Q: What made you start writing?
A: My father always encouraged reading, so I read a lot. I was very imaginative and I learned quickly that imagination could function as a tool for survival as well as for creativity. And I think that is the moment when I am at my best, when the forces of imagination have the same value as the reality. When I was six years old my grandmother taught me to write and I can still recall the incredible feeling of writing a word, creating a sentence, telling a story. The first thing I wrote was a one page long summary of Robinson Crusoe. Unfortunately I don’t have it anymore, but that was the moment I became a writer.
Q: How come you have so many readers?
A: I think it is because I describe people who change and because I write about an environment that people can recognize. For me, I write to try to understand the world we live in. What interest me is fundamentally deep existential questions. What it means to be human, what characterizes the world I live in. I think everything I write is about that, one way or the other.
Q: Where and how you do you find inspiration and how do you work?
A: I find inspiration everywhere. And I read a lot. I am very dedicated to my work and I am extremely disciplined when I write. As a creative person, I drain myself all the time, so collecting impressions becomes my rest. It is as if I fill the boat with water instead of emptying it, and when the boat starts sinking it’s time to empty it again.
Q: Why is Kurt Wallander so popular?
A: Wallander is a character who I think is perceived as very human. He is a talanted detective, but he also has problems, like his fight against incipient diabetes and his lack of ability to nourish personal relations. He is very dedicated to his work but can still doubt and worry whether he is doing the right thing or not. And he is sometimes longing to be somewhere else, far away from the all the misery. Just as we all can do every now and then.
Q: How did you start to write the Wallander series and how was Kurt Wallander born?
A: The idea of Wallander was born out of a desire to write about the increasing racism in Sweden in the 1980s. Racism for me is a crime and therefore it seemed natural that I wrote a crime novel. It was after that the idea of a policeman was born. I picked the name Kurt Wallander from the telephone directory. And then it continued. When I write, I always try to reflect the reality we live in. A reality that is becoming rougher and more violent. This violence and its impact on people around it is what I try to reflect in Wallander. But reality always surpasses the poem.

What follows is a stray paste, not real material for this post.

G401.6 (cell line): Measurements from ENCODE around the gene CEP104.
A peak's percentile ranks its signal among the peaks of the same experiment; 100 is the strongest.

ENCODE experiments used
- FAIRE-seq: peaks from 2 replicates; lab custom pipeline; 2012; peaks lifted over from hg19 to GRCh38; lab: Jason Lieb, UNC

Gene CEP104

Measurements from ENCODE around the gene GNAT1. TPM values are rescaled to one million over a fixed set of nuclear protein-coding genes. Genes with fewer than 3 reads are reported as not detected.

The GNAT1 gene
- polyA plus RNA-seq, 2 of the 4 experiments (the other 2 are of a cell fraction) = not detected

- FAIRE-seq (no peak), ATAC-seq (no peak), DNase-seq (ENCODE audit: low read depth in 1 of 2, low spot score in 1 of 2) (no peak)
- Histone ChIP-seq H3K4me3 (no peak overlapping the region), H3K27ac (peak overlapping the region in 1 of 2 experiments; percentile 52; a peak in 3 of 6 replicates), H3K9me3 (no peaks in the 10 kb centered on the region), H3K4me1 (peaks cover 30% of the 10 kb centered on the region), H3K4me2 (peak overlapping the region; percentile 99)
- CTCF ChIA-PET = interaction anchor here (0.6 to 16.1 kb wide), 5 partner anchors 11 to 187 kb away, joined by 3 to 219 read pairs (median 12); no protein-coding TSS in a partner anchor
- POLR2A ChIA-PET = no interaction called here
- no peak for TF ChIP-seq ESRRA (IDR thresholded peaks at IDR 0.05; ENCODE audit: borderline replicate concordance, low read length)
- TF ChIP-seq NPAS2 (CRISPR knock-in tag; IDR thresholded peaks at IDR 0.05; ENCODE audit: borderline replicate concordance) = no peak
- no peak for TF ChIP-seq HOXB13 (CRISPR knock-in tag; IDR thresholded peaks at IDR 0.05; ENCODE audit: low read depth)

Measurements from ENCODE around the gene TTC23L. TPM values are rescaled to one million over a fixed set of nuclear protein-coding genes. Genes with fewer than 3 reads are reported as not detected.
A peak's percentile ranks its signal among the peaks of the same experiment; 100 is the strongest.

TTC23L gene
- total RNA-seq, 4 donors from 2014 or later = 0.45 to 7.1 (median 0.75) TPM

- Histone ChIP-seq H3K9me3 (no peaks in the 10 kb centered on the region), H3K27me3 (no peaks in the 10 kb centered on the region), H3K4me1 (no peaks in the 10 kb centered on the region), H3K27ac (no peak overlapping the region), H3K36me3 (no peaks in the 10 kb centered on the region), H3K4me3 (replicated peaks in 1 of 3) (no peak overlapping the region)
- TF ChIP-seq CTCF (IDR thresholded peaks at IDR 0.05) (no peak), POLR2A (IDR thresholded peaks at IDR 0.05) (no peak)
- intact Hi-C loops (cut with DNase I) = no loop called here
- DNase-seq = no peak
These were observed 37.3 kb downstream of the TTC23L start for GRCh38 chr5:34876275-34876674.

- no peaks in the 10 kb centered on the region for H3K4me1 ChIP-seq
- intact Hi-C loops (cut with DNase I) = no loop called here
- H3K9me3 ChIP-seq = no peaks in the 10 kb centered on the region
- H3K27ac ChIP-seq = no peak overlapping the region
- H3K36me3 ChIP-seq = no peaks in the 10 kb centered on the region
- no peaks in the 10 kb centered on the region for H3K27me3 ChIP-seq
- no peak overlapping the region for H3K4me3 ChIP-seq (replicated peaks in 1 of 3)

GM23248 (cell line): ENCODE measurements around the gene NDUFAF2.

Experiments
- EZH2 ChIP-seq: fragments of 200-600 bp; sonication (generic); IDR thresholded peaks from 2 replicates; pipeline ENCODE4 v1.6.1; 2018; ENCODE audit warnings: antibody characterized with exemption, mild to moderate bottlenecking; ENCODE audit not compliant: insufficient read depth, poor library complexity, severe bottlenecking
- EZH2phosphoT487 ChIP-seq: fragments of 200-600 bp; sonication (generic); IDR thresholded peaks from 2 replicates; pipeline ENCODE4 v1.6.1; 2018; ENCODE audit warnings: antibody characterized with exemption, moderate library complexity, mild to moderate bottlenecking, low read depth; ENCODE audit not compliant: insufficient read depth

Q: Are you very much alike, you and Kurt Wallander?
A: We share the love of music and we both have a Calvinist attitude towards work. But otherwise, I am not very fond of Wallander as a person, but it doesn’t matter since he is fictional and only exists in my head.
Q: Do you have any literary role models and if so, who?
A: August Strindberg, John le Carré, the ancient Greek dramas and many many more. Macbeth, for example is the best crime story ever written.
Q: How is to live both in Africa and in Sweden? Does one place feel more home than the other?
A: To divide my time between Africa and Europe has given me perspective and distance, and I think it has made me a better European. The frozen winter landscape of Härjedalen and the barren landscape in Mozambique can sometimes remind me of each other, as well as the dry heat of Africa can remind me of Sweden’s winter cold. Both places are my home. But I will always be a European.
Q: What is important for a novel as well as a good crime novel?
A: I want to learn something when I read. I prefer books that remind me to use my critical eye. A good crime story is not only about a crime that is to be solved. It should be a psychological examination of the culture it reflects.
Q: What is it like to live and work in Africa, especially considering the severe poverty and the current situation with HIV and AIDS?
A: I see poverty and misery every day. But I also see the joy and hear laughter. People laugh much more on the streets of Maputo than in the streets of Stockholm. It is like the Western world has lost its laughter somewhere between payments and credits. A laughter that the Africans have managed to keep. My work with Teatro Avenida has been one of the greatest challenges in my life. It is not easy to run a theatre in one of the world’s poorest countries, but it has made me realize that where there is imagination, there is wealth. It is not a only bad thing to be poor, because then you have to use your imagination. However, it is frustrating to see the West’s apathy when it comes to helping to solve Africa’s problems of poverty, illiteracy and HIV. I can’t help everyone but that is no excuse for not helping a few.
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